New foundation will protect Woonsocket mystic’s relics

New foundation will protect Woonsocket mystic’s relics

David Ethier, president of the Little Rose Foundation of Rhode Island, stands with pieces of the chapel built by Rose Marie Ferron’s cousin, Rose Myette. (Breeze photo by Sandy Seoane)
Lawyer from Rome hopes to reopen Little Rose’s case for sainthood

WOONSOCKET – Her story holds a special place in city history: her gravestone at Precious Blood Cemetery is a lasting reminder that many believed a young girl’s wounds symbolized something far greater, and that a healer once lived within our midst.

But much more remains from the life of Marie Rose Ferron, a Woonsocket woman who inspired many during her brief lifetime as a mystic stigmata, and with the help of a new foundation, those relics will be protected and eventually, displayed to the public.

The Rose Ferron Foundation of Rhode Island, a group of around a dozen local devotees, was formed in August 2015 in hopes of protecting an extensive collection of Ferron’s belongings and original artwork created for a chapel made by her caregiver and cousin, Rose Myette.

Now, they have piles of clothes, artifacts and mementos from Ferron’s life, many of which have never been seen by the public. And they’re hoping others will join in their cause of educating the public about Woonsocket’s own mystic, and reigniting a campaign for her canonization.

“The foundation was really only created to try to save the chapel and keep the story of Little Rose alive, but everything changed when Dr. Ambrosi called,” said the group’s president, David Ethier, about contact they received from an attorney based in Rome who is looking to take up Rose’s cause.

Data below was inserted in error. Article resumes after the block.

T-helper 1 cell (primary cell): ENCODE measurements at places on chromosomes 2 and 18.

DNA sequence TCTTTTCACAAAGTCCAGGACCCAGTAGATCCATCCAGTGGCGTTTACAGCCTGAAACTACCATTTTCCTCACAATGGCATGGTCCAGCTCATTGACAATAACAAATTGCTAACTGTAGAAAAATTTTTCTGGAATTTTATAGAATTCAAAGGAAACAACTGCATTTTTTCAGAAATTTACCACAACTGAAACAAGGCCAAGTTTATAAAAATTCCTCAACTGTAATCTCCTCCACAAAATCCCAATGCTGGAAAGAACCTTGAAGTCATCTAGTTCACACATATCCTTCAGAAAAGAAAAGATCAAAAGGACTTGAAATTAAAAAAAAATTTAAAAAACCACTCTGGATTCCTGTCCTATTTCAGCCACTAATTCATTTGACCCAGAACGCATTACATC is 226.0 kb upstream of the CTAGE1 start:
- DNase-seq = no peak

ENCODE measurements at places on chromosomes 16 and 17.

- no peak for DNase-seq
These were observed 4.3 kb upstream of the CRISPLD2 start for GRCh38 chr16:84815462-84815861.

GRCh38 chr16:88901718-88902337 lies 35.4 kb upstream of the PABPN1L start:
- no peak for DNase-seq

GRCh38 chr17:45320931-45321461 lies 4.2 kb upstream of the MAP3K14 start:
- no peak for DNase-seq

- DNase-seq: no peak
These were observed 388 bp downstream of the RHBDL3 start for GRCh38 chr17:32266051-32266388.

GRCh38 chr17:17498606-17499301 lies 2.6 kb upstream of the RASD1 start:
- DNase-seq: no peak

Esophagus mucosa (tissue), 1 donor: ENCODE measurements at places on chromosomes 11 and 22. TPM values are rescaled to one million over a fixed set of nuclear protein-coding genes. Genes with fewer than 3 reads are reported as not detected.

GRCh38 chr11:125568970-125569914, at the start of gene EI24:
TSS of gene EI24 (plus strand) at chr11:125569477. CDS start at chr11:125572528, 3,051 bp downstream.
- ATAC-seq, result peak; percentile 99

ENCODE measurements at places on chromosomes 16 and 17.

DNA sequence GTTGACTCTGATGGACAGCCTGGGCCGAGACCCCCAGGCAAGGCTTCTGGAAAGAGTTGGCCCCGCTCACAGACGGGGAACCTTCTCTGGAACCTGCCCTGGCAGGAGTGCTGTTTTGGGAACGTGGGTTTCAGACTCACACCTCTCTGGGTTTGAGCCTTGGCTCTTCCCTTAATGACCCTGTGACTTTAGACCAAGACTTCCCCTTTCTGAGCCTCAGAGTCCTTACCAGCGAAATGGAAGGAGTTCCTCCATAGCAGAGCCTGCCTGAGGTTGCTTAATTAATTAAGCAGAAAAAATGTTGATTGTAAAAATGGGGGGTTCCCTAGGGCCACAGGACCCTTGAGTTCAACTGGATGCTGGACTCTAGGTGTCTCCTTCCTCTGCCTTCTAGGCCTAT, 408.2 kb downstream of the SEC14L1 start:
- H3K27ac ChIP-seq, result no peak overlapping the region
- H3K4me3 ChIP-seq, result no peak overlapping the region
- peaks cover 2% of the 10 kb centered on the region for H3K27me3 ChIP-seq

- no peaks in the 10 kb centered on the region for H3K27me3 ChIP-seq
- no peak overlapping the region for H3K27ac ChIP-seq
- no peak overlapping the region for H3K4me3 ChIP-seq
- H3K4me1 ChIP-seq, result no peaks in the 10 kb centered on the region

Ferron was born in 1902 in in St. Germain de Grantham, Quebec, the 10th of what would become a family of 15 children in a highly religious Catholic family. The family moved to Central Falls when Ferron was 4 and in 1925, relocated to Woonsocket. Reports say that Ferron’s mother offered each child individually to God in honor of each of the 15 mysteries of the rosary, which, according Roman Catholic teaching, commemorate events during Jesus Christ’s lifetime.

As the 10th child, Rose’s life was destined to be dedicated to the crucifixion, and books, shrines and ministries in countries across the globe have been created in honor of the events that marked her days on earth.

Believers say Ferron was a stigmata, suffering the wounds of Christ on her hands, feet, the sides of her body and her forehead, and bleeding constantly. During her life, countless people visited Ferron asking for intercession and prayers, and many testified of the young girl’s ability to answer them, healing the faithful of medical conditions. Some have stated that the scent of roses was manifested when encountering items that Ferron handled.

“Anyone who saw this, it changed them dramatically,” said Ethier.

Ferron was bedridden and required 24-hour care, and cousin Myette was among her primary helpers. At the age of 17, Myette began building a chapel in Glendale, a task she said came under instruction from Ferron.

In 1930, she bought a Craftsman jigsaw to continue the task.

“Rose Ferron told her where to get it, and that it was on sale,” Ethier said. “Little Rose had the gift of bilocation and she would visit the chapel and tell her, ‘This is what you have to do.’”

Myette’s next 85 years would be spent carving wood with the precision of a skilled craftsman, hand-painting intricate thorn patterns on furniture items including tables, chairs and an alter, and sewing majestic hook rugs for the chapel.

“Everything was done with such detail. When you look at it, you wonder how someone who wasn’t trained in it could do such beautiful work,” Ethier said.

Myette was a seamstress by trade, operating the Little Rose Shop in Woonsocket, and made all of Ferron’s clothes.

“She was devoted to Little Rose, and Little Rose gave her instructions to build the chapel,” said Ethier.

Ethier says Ferron’s motives, as told by Myette, had something to do with the future.